Damsels of design: first prominent all-female design team

Six of GM's "Damsels of Design" who worked on automotive interiors, photographed circa 1955. From left: Suzanne Vanderbilt, Ruth Glennie, Marjorie Ford Pohlman, Harley Earl, Jeanette Linder, Sandra Longyear and Peggy Sauer. All images courtesy General Motors Design Archive & Special Collections

Spend any time researching pioneering female designers and you'll likely run across General Motors' so-called Damsels of Design, a group of ten women brought on board by the automaker in the mid-1950s, and the first prominent all-female design team in American history. But not a lot of people know the full story of the Damsels, which is not quite the tale of female empowerment you would hope for.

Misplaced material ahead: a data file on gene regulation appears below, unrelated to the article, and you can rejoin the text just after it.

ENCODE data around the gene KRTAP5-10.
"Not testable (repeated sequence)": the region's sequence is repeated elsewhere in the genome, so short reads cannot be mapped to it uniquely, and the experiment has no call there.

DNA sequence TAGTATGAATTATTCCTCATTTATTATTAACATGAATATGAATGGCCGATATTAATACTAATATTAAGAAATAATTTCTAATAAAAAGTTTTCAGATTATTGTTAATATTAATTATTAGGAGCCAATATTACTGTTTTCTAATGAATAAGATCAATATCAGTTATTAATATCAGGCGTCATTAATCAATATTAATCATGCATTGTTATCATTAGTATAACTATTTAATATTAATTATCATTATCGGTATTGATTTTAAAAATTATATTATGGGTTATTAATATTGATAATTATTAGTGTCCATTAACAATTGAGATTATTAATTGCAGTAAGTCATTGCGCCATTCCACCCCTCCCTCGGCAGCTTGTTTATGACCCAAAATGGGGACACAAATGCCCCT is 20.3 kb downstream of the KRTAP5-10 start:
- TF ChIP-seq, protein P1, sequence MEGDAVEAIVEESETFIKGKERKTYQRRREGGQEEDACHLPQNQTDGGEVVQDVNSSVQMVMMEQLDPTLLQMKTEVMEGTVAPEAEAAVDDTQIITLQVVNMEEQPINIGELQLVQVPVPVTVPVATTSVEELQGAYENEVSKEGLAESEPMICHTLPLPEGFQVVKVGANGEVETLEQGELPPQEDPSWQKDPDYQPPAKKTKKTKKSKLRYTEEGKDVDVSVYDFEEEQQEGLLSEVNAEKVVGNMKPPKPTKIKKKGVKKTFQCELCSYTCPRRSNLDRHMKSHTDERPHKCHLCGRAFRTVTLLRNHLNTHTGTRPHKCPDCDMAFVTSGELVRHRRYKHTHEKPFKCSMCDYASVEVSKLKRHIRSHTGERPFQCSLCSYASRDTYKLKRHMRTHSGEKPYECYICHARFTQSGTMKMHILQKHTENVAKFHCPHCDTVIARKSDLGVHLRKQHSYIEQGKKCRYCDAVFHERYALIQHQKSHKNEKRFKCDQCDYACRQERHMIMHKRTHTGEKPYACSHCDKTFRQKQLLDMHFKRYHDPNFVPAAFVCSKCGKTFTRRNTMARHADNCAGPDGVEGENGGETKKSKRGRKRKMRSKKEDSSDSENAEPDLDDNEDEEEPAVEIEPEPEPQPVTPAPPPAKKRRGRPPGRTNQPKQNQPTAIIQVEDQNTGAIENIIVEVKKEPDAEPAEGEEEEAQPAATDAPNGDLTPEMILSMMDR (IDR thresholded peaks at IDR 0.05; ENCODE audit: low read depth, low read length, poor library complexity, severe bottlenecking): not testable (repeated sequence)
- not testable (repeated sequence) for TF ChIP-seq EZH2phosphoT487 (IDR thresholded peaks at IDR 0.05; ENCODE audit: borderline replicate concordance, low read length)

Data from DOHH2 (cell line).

Perhaps not surprisingly, the Damsels' history begins with a man. Harley J. Earl was the vice president of GM's Styling Section (now known as GM Design), where he ushered in a number of new design strategies for the automaker, including concept cars, planned obsolescence and the notion of stoking consumer demand with annual model updates. He also introduced female designers to his department in the '40s and '50s, believing they could help make automobiles that appealed to female consumers. As he put it in a 1958 press release, "The skilled feminine hands helping to shape our cars of tomorrow are worthy representatives of American women, who today cast the final vote in the purchase of three out of four automobiles."

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